• “Excuse me, Miss? I got a package here addressed to you. The mailman thought it was best it stayed with me since your house was vacant. I’m Mary, by the way. Welcome to the neighborhood.”

    “Thanks. I’m Victoria. Nice to meet you.”

    Victoria took the package under her arm while they shook hands. She followed Mary’s smiling glance past her to the powder blue ranch-style home, where a sold sign swung in the breeze. The house sat pretty, with its navy-blue shutters and bold red door at the end of the cul-de-sac, the envy of the area.

    “You moved into the old Casarosa house; I can smell the fresh coat of paint it got. There’s lots of history there, you know. I’m surprised it sold; we’ve tried to sell ours for some time now but can’t get a bite. Why is that?” Mary asked, examining Victoria from head to toe.

    “Hmm. I’m sorry to hear that,” Victoria shrugged. “I wouldn’t presume to know why you’re unable to sell. I mean, I moved here. It can’t be so bad.”

    “When the time comes,” Mary said, leaning in close. “Tell him to go away, so we can move on.”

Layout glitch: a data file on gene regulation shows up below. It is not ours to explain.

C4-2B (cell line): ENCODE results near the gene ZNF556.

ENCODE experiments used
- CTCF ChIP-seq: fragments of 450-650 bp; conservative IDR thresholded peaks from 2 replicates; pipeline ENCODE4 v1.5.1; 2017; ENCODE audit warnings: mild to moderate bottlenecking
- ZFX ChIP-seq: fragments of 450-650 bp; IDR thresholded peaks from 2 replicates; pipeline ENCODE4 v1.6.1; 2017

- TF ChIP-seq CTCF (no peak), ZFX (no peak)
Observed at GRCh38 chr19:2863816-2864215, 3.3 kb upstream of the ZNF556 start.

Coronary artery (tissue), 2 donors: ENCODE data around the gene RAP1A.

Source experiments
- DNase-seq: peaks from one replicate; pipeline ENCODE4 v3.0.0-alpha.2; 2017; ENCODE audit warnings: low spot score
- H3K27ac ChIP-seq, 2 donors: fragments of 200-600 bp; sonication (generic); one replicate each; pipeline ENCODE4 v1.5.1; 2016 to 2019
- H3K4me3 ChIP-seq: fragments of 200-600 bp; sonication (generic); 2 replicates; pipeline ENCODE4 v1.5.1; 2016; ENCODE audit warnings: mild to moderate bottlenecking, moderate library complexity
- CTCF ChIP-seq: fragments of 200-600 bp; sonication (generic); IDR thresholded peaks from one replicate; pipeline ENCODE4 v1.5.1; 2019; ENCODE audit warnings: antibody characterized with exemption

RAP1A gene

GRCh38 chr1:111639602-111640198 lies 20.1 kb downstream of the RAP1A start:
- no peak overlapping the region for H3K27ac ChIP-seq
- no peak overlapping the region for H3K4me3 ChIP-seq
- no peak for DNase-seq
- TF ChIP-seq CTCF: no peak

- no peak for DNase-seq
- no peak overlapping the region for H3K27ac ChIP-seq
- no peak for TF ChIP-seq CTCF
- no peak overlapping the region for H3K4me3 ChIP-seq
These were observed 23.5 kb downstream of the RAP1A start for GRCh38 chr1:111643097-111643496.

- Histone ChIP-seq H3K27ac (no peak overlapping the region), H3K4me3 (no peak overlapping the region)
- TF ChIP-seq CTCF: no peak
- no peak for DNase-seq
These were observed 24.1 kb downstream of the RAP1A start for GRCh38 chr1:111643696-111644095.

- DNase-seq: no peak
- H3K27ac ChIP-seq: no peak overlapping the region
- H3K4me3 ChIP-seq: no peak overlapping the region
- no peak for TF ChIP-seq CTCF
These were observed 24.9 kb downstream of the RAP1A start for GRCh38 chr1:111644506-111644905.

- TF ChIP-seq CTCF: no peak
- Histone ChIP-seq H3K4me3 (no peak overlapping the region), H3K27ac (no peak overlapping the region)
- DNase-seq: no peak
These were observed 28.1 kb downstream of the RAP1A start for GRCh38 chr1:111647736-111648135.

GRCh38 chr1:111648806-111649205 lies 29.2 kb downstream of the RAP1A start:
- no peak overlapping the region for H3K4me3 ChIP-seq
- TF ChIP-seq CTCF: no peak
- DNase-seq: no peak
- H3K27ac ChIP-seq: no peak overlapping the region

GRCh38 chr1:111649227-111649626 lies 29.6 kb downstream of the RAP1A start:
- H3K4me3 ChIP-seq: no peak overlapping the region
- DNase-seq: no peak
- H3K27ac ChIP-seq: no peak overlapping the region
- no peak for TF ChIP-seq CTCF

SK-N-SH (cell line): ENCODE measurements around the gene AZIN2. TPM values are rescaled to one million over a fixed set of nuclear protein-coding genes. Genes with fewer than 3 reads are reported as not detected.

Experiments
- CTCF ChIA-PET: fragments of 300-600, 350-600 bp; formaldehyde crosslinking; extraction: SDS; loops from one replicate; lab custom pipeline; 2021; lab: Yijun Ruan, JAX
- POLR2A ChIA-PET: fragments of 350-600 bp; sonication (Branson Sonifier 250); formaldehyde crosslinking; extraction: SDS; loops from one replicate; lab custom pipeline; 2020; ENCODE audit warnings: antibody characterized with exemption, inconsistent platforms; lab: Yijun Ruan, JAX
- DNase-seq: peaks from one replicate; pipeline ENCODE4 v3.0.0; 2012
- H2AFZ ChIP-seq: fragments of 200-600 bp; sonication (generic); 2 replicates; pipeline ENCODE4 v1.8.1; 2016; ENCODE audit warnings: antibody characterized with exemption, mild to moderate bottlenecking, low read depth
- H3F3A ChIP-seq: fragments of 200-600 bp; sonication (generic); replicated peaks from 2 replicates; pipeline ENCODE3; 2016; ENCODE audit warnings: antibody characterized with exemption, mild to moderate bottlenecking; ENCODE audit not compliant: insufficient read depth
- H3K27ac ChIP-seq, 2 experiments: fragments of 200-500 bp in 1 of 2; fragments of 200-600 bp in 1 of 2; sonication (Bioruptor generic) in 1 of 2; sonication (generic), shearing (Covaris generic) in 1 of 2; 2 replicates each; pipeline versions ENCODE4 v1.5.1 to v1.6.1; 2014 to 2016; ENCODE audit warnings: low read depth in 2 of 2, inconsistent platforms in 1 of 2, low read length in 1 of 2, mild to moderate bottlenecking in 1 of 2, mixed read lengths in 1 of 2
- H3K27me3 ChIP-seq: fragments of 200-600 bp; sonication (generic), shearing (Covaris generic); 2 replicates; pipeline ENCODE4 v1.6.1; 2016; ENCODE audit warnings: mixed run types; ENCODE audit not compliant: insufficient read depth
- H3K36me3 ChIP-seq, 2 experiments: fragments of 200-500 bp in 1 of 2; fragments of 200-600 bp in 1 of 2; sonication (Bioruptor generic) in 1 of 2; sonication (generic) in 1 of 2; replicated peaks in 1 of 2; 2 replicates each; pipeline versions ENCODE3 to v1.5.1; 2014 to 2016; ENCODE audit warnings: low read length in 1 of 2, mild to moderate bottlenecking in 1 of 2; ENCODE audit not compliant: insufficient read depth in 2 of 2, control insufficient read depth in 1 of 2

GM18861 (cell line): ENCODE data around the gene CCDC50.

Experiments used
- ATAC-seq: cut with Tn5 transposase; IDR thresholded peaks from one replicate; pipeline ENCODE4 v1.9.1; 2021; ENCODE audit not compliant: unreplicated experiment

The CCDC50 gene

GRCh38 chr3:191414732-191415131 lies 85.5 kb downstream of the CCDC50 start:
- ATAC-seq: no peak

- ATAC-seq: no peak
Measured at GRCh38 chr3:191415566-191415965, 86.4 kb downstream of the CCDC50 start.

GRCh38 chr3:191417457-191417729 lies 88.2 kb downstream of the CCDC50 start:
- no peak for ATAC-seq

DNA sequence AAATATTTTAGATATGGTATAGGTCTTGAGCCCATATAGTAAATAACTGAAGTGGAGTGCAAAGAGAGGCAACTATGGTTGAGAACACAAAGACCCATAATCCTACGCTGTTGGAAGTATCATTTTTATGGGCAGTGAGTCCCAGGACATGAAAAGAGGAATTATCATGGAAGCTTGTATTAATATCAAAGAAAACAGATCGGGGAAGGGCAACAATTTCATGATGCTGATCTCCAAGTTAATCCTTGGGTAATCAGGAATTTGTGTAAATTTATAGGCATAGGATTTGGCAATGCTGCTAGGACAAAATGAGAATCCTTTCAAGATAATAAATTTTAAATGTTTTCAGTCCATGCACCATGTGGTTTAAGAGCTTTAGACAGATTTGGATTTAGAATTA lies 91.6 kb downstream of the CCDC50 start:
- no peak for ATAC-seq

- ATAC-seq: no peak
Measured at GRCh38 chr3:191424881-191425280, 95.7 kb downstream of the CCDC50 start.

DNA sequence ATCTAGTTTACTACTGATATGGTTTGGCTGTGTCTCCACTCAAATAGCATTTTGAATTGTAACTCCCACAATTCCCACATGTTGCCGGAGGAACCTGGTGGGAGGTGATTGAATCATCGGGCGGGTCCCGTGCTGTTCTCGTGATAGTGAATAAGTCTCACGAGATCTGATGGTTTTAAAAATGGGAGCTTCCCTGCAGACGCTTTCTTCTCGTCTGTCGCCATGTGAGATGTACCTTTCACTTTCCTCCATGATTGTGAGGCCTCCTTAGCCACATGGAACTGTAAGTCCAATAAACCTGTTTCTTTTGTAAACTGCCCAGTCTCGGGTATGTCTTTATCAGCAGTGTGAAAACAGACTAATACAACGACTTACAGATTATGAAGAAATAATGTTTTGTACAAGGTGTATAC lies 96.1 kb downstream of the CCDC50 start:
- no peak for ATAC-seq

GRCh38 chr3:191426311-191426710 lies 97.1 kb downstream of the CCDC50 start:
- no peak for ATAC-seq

“Tell what to go away? And what do you mean, history?” Victoria’s eyes widen, darting from her house to Mary.

    “Don’t trouble yourself with this, dear. I’ve said too much already. I’ll be on my way.”   

    Mary turns away, her bunny slipper feet scraped the sidewalk, each step a struggle. Victoria set her package down and held the elderly woman’s arm.

    “Wait, you said it. I want to know. I mean, I should know.”

    As Mary found her balance, Victoria released her hands. “This is my home now. Wouldn’t you want to know what happened in yours? I’ve heard rumors around town that’s bothered me, and now you. I hope I didn’t get bamboozled with this sale.”

    “Well, if you insist, I can tell you everything,” Mary sighed. “It was forty years ago when I moved here…”